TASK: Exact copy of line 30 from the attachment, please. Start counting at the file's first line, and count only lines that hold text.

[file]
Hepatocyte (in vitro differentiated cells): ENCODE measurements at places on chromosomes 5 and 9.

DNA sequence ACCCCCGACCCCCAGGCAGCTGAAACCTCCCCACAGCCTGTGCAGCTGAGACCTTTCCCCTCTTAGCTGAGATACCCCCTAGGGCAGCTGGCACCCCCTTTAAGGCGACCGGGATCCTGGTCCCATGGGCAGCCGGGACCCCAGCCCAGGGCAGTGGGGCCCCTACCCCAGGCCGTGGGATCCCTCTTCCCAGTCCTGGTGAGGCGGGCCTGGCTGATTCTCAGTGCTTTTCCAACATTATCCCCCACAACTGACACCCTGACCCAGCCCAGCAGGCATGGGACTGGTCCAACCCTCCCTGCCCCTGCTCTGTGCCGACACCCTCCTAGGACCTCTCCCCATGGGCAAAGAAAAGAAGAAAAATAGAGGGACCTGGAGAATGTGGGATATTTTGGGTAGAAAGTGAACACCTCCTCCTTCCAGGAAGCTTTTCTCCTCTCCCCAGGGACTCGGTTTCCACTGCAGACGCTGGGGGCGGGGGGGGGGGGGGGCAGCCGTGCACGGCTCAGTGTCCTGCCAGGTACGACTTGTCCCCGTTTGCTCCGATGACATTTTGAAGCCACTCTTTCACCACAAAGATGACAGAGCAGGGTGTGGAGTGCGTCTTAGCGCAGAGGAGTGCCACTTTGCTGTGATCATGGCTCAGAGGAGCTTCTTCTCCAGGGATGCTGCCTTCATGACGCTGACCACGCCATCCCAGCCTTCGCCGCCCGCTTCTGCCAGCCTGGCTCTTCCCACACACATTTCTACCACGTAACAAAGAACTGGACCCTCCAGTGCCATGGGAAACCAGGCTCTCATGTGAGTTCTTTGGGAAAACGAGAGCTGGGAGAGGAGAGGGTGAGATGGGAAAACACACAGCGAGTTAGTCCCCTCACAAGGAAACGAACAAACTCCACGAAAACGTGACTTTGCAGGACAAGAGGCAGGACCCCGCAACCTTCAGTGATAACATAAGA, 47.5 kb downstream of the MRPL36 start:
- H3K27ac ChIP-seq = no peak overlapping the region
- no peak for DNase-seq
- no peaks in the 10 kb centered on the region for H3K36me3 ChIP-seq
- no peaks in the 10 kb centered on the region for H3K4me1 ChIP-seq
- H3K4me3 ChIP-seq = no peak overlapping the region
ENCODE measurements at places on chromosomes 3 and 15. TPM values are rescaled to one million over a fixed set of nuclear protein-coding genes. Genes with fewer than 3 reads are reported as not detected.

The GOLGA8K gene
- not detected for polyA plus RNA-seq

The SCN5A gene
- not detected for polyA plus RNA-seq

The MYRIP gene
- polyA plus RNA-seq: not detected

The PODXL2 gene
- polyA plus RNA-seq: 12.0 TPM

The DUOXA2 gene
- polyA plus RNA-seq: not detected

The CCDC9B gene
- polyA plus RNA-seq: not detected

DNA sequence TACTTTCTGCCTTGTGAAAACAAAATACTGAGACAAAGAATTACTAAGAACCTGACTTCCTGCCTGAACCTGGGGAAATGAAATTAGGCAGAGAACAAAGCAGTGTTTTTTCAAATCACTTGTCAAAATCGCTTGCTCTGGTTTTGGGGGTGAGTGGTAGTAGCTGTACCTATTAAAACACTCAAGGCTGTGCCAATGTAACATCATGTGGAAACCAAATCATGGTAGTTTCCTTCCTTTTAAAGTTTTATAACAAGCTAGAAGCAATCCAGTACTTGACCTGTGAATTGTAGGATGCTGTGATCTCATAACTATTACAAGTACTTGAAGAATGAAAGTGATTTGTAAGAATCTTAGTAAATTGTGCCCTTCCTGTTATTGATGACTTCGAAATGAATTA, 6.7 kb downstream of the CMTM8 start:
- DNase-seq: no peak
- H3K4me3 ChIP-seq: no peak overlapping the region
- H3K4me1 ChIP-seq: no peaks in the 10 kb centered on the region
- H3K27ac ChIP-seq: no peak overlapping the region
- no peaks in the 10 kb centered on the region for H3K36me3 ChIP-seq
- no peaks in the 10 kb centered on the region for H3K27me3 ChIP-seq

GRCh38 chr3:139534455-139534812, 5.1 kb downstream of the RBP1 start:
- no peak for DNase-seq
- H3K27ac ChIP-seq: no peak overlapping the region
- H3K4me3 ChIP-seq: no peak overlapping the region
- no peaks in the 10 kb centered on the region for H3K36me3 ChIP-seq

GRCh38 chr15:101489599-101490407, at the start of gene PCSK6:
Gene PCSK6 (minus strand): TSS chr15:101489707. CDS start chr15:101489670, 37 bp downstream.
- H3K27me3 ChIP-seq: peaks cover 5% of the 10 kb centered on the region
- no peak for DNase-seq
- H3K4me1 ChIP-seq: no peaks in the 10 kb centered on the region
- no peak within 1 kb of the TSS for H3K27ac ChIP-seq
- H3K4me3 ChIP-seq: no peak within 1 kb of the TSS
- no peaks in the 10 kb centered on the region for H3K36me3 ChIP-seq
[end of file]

- H3K27ac ChIP-seq: no peak overlapping the region